SUBJECT: Service by a family division judge on the board of directors of a nonprofit corporation to operate a supervised visitation center.
Canon 4D, Canon 5C
The inquiring judge is the administrative judge of the family division of his judicial circuit. The local bar has secured Florida Bar funds for operating a supervised visitiation program which would utilize existing facilities at the Baptist Children's Home. The lawyers setting up the program have asked the current administrative law judge of the family division in the circuit to be a permanent member of the board on the nonprofit corporation that will operate the program. The inquiring judge asks:
1.May a family division judge serve on the board of direstors of a nonprofit corporation formed by the Young Lawyers Division of The Florida Bar, or a local bar association, to operate a supervised visitation facility which will be the site of supervised visitation on family division cases, when such visitiation may be ordered by the family division judge who is on the board of directors?
2 Does it matter whether or not a fee is charged to the parties?
Under Canon 4D, a judge may serve as a director of an organization or agency devoted to the improvement of the law the legal system or the administration of justice, subject to certain limitations and other requirements of the Code. The limitations concerning the organization's involvement in litigation are the same under Canon 4D as under Canon 5C. Canon 4D(2)(b), however, allows a judge, as a director of an organization devoted to the improvement of the law, legal system or the administration of justice, to make recommendations to public an private fund generating organizations on projects and programs concerning the improvement of the law, legal system or the administration of justice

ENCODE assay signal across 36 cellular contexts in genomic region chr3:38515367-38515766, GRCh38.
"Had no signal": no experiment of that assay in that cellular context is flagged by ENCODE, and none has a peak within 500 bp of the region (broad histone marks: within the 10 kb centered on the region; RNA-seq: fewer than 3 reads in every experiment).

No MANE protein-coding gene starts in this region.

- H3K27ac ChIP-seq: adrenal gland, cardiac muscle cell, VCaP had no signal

Under Canon 5C(3) of the Code of Judicial Conduct, a judge may serve as a director of a charitable or civic orgainzation not conducted for profit subject to certain limitations and other requirements of the Code. The specific limitations imposed by Canon 3C(3)(a) are that the organization in question not be engaged frequently in advesary proceedings in the court of which the judge is a member. Because the proposed visitation program in new, it will have no track record as to litigation. Although it is unlikely that such a program would frequently engaged in litigation, any judge becoming a member of the board would have a continuing obligation to monitor the status of the organization in that regard. Even where board membership is allowed, a judge may not personally participate in the solicitation of funds, except form other judges over whom the judge does not excercise supervisory or appellate authority, although the judge may assist the organization in planning fund raising and may participate in the management and investment of the orgainzation's finds.
Many prior Committee opinions have approved judicial service on boards of organization that tangentially related to the courts. In Opinions 88-24 and 88-30, the Committee found that a judge may serve as a member of the Alcohol, Drug Abuse and Mental Health Planning Counsel (sic). A judge may also serve as a member of the board of the local DUI countermeasures school. Opinion 93-23. The Code permits a judge to participate as a member of the board of directors of day care for preschoolers. Opinion 93-43. A judge may serve on a county's Childrens's Advisory Board, because this board is sufficiently related to the improvement or the administration of justice. Opinion 93-46. A judge may also serve in an advisory capacity on the Regional Juvenile Detention Center's Community Advisory Board. Opinion 94-04. Similarly, a judge may serve as a member of the District Juvenile Justice Board. Opinion 94-31.